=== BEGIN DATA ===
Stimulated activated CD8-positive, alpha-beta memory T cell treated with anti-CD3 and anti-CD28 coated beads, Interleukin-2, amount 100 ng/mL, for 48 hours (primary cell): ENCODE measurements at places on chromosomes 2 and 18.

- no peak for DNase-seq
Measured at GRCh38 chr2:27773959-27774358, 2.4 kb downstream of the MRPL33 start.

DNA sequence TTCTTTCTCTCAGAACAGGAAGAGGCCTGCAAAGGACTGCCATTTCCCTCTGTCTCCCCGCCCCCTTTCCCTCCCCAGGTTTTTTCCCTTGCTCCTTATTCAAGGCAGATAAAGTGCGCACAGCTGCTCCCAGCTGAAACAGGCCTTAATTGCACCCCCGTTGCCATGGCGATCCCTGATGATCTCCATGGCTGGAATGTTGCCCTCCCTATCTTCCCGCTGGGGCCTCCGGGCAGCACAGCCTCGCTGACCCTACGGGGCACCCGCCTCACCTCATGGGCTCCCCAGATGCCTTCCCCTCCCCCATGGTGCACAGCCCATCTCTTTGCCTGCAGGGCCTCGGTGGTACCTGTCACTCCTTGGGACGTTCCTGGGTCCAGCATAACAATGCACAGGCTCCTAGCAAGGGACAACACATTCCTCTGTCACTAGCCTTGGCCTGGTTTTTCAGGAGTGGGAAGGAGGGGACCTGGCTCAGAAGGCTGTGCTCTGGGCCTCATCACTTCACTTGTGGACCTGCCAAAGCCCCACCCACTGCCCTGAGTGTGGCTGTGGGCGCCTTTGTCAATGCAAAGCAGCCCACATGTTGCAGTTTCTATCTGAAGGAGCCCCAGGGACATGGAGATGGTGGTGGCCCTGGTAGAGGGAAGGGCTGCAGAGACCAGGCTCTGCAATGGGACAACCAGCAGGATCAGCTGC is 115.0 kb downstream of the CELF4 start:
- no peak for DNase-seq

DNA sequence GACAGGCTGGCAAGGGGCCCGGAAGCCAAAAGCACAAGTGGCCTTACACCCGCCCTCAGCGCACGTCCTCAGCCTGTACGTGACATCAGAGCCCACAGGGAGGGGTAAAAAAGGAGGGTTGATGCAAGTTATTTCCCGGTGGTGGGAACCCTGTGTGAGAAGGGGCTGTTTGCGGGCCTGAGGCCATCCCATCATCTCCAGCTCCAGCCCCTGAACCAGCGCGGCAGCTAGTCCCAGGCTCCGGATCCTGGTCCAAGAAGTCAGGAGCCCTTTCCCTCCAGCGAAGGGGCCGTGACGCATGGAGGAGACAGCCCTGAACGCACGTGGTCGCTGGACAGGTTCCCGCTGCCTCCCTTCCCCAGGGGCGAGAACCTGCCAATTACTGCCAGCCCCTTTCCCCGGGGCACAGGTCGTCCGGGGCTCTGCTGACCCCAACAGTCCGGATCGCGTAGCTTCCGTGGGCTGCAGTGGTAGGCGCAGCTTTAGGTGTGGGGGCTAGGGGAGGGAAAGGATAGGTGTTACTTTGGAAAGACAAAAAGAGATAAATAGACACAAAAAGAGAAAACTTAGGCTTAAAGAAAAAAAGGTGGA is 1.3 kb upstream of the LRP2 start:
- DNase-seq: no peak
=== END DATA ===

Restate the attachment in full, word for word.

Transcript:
Stimulated activated CD8-positive, alpha-beta memory T cell treated with anti-CD3 and anti-CD28 coated beads, Interleukin-2, amount 100 ng/mL, for 48 hours (primary cell): ENCODE measurements at places on chromosomes 2 and 18.

- no peak for DNase-seq
Measured at GRCh38 chr2:27773959-27774358, 2.4 kb downstream of the MRPL33 start.

DNA sequence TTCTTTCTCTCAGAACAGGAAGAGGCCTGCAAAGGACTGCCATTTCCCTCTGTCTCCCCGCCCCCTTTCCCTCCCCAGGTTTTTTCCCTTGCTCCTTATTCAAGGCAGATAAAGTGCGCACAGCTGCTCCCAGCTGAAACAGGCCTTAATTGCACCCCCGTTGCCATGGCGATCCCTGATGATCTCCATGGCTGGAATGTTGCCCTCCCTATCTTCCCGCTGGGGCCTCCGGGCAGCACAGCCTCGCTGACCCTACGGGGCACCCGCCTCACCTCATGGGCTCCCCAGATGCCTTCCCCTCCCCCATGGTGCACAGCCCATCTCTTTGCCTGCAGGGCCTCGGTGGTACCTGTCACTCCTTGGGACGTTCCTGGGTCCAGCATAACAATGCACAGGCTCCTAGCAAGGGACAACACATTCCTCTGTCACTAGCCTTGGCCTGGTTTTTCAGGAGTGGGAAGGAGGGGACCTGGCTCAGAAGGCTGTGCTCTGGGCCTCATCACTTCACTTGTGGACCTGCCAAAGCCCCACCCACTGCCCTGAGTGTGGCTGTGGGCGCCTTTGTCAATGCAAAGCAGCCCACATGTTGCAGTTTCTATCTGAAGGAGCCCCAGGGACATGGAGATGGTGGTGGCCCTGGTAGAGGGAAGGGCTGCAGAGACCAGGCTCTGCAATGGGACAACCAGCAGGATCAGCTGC is 115.0 kb downstream of the CELF4 start:
- no peak for DNase-seq

DNA sequence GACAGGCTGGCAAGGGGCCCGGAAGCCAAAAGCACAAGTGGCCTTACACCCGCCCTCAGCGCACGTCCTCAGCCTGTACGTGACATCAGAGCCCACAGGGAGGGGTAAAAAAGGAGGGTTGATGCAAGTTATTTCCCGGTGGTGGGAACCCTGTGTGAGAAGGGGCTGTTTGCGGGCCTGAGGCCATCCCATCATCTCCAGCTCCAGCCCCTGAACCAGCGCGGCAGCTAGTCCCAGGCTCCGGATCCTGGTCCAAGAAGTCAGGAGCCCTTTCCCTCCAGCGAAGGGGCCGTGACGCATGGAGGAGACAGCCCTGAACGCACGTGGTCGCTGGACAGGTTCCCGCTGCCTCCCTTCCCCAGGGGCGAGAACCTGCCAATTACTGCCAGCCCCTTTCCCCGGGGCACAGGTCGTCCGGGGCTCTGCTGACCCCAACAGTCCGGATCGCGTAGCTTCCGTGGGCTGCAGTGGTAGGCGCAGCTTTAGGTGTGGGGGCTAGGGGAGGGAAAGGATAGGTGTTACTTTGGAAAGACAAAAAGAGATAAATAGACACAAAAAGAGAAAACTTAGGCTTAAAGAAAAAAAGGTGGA is 1.3 kb upstream of the LRP2 start:
- DNase-seq: no peak